Last night, on "EWTN News Nightly," they ran a segment for Labor Day that highlighted, not just the Church's commitment to the dignity of work, but also the Church's historic support for organized labor. They even interviewed a woman from the American Federation of Teachers, not my favorite union, but nonetheless it was refreshing to see such a person on EWTN. Much of the broadcasting at EWTN strikes me as tendentious, but they deserve kudos for not ducking or downplaying the Church's commitment to labor.
Next month Pope Francis will convoke the Synod on the Family, the first of two synods that will discuss this topic. This autumn’s synod will focus on the state of the question and next year’s will make proposals for improving the Church’s pastoral care of families. This week, I will use my morning posts to do a “curtain raiser” on the first Synod.
Our friends at Jubilee USA have been working with a group of banks and investors to devise proposed reforms that would prevent a repeat of the Argentine foreign debt showdown with the vulture funds that epitomize everything that is evil in current capitalist practice. The other day, I mentioned that some of our friends on the right try and draw too stark of a contrast between moral principles and prudential judgment.
Father Zuhlsdorf speculates on the possibility of Cardinal Raymond Burke becoming the next Archbishop of Chicago, mimicking the transfer of Cardinal Canizares from the Congregation for Divine Worship to the Archdiocese of Valencia. Zuhlsdorf states, "And, truth be told, there is quite simply no churchman more pastoral than Raymond Leo Card.
Today, I conclude my treatment of Cardinal Walter Kasper’s book Mercy: The Essence of the Gospel and the Key to Christian Life.
To the owners go the spoils! Harold Meyerson in this morning's Washinbgton Post.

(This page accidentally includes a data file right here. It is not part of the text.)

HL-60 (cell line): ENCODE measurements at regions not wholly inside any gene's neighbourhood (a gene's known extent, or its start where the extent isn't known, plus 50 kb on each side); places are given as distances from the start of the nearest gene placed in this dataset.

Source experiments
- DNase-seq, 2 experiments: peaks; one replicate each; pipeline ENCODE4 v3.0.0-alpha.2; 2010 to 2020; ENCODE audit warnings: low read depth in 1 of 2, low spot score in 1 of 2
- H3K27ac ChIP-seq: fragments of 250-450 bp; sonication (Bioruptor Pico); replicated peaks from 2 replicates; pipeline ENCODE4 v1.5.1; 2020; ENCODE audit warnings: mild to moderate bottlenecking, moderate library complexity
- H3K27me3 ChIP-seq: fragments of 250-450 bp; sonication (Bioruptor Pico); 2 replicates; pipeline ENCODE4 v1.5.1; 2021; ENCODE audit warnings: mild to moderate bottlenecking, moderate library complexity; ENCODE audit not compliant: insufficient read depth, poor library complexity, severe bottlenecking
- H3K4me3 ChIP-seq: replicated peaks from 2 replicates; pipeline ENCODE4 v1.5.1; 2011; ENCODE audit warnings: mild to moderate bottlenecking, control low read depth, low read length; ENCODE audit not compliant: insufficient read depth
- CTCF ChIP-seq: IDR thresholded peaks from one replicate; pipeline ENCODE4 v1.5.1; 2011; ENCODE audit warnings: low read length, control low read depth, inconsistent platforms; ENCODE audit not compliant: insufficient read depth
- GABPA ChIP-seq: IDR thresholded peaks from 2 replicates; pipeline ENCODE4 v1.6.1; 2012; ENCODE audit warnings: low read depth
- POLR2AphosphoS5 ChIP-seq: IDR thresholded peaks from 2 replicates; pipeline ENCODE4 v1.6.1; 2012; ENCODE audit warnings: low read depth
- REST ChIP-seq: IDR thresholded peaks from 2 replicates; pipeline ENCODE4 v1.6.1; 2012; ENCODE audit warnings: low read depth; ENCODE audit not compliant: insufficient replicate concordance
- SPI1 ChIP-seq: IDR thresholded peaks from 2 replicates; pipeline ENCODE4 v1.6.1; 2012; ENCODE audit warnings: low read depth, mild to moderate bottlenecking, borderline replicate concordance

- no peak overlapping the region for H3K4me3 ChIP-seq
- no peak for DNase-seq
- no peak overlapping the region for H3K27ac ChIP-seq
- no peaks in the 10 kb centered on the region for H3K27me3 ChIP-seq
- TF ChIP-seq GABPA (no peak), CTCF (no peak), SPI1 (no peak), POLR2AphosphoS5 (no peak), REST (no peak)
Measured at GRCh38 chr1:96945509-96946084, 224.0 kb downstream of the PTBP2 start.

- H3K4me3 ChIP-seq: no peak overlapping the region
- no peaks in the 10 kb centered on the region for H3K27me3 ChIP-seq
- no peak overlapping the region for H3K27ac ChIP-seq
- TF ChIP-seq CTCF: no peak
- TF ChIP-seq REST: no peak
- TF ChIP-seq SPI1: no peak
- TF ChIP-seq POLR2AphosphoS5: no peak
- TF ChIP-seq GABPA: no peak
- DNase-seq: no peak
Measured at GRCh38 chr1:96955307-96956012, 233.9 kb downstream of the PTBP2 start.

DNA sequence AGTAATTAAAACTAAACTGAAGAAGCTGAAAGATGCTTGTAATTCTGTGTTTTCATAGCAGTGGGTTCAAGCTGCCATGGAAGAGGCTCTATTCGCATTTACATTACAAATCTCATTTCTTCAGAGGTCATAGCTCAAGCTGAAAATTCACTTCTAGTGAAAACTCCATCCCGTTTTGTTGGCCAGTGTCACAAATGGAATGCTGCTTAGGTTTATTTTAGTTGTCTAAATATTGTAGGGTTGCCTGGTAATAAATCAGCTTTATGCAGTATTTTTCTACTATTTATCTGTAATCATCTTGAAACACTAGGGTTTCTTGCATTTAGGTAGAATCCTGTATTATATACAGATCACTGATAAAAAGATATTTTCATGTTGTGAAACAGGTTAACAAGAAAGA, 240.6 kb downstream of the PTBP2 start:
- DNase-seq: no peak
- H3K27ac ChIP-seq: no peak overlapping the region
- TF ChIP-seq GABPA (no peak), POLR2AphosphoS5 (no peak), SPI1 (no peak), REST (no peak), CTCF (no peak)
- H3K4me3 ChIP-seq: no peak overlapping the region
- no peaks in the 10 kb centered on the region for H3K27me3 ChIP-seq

Archbishop Bruno Musaro, the nuncio in Cuba, unleashed a forceful attack on the Cuban government and its oppressive regime. This comes at a time when the Vatican and the Cuban bishops are carefully negotiating with the regime for greater freedom, so the bluntness of Musaro's comments is striking.
Yesterday, I began a discussion of Cardinal Walter Kasper’s book Mercy: The Essence of the Gospel and the Key to Christian Life. Today, I continue the discussion beginning with Kasper’s treatment of mercy in the New Testament. My reason for undertaking this assignment is simple: Many have voiced their disquiet, or worse, at Kasper’s talk to the cardinals at the consistory in February, in which he addressed the family, and this prior book of his seems to me essential reading for anyone who tries to wrestle with that talk.
If you wonder why I enjoy spending time with the young theologians at the Catholic Conversation Project so much, check out this essay at CatholicMoralTheology.com by Professor David Clouthier of Mt. St. Mary's and one of the leading lights of the CCP. Smart, obviously relevant, and really - apart from those steeped in Catholic thought - who even asks such basic questions anymore?
At Catholicculture.org, Dr. Jeff Mirus has an unfortunate essay entitled "The Problem with Catholic Social Teaching." His thesis is summed up in this one sentence:
The key point, again, is to remember there is no doctrinal content, and hence no hierarchical competence, in purely prudential judgments about the social order.